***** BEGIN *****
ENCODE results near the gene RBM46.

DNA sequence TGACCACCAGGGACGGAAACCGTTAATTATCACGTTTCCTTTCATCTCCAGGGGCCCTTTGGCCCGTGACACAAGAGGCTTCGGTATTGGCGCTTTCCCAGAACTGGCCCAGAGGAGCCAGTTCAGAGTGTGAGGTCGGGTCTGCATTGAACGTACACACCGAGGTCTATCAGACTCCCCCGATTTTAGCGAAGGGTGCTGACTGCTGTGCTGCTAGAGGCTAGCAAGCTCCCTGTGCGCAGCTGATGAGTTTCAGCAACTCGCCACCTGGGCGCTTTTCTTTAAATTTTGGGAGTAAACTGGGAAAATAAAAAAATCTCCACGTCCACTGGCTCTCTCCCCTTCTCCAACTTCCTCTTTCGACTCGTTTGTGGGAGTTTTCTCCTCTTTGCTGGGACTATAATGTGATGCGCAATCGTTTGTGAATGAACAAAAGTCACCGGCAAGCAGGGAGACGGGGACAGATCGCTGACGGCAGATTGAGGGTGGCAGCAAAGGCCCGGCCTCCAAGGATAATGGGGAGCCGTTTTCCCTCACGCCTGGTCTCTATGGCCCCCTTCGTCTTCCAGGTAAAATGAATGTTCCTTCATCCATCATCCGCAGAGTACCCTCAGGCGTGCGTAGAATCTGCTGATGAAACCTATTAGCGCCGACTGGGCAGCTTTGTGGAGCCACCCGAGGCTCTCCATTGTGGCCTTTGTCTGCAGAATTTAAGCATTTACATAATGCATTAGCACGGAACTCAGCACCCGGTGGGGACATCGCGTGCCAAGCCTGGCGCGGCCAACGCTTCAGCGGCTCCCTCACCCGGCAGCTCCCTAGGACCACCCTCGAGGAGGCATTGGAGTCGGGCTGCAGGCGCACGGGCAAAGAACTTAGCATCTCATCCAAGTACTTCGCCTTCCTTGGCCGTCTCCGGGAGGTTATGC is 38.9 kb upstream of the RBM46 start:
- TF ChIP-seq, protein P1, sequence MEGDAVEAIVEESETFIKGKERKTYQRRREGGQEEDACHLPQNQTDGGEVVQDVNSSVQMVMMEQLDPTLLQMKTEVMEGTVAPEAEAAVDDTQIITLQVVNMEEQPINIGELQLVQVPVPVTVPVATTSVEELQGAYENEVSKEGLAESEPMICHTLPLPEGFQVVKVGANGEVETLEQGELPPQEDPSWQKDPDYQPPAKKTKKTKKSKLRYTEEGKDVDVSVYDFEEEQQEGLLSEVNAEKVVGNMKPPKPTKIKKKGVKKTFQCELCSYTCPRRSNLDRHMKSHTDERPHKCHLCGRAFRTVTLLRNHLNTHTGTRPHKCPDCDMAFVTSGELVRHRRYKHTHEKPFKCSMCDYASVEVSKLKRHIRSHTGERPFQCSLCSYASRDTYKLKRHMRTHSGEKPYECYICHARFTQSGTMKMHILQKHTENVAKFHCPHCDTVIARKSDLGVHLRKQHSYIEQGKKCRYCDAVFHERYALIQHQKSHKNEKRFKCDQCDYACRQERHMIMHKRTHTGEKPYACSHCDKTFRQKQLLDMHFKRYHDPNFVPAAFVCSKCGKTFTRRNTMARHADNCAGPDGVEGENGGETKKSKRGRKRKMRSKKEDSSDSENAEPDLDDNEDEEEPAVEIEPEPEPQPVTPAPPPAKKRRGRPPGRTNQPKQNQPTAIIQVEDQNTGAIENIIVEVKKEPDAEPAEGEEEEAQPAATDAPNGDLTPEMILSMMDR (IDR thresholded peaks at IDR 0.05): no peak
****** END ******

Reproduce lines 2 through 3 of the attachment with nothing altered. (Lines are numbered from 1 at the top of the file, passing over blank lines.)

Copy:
DNA sequence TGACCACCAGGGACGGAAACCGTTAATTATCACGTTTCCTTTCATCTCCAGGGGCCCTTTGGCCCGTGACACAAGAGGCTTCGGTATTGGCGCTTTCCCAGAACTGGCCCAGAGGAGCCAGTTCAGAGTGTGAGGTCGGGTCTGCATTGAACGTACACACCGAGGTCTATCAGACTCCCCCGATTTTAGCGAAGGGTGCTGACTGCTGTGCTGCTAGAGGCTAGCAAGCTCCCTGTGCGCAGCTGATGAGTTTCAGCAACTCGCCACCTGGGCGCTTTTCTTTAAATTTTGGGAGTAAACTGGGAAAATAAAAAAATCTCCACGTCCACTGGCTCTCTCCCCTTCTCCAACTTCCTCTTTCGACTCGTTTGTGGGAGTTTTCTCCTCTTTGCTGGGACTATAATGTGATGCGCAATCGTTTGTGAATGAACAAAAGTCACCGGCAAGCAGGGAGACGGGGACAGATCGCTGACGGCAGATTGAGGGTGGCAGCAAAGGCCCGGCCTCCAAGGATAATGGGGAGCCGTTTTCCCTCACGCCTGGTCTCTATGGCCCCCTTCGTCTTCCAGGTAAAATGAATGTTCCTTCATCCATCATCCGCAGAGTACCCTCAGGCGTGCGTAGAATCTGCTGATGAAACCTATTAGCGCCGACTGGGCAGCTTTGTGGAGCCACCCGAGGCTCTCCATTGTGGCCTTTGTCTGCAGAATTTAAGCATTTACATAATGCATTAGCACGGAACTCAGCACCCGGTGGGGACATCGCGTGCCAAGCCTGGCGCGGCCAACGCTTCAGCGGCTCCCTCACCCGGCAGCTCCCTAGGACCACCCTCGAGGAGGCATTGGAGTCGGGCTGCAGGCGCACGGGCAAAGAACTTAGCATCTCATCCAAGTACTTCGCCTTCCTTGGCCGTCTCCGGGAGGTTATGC is 38.9 kb upstream of the RBM46 start:
- TF ChIP-seq, protein P1, sequence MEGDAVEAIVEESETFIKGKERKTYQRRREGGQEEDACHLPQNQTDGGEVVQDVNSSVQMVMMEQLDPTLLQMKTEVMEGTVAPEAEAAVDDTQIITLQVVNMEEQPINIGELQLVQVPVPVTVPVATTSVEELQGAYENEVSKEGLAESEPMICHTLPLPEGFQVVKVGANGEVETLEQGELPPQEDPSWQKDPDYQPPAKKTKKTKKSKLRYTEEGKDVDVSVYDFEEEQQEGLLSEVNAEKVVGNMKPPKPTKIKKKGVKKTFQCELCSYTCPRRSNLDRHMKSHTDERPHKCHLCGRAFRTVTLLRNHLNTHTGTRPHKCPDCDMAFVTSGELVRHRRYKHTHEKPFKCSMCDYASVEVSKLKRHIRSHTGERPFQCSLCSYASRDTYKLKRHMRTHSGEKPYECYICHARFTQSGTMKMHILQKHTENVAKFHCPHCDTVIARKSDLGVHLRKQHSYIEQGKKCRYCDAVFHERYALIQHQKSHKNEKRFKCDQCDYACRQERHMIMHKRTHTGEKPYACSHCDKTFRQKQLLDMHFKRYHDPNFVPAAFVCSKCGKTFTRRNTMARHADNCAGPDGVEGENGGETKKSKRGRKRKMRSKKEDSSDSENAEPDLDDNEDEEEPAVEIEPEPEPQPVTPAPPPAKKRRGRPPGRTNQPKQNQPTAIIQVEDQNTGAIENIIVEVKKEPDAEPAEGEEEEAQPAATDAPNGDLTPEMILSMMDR (IDR thresholded peaks at IDR 0.05): no peak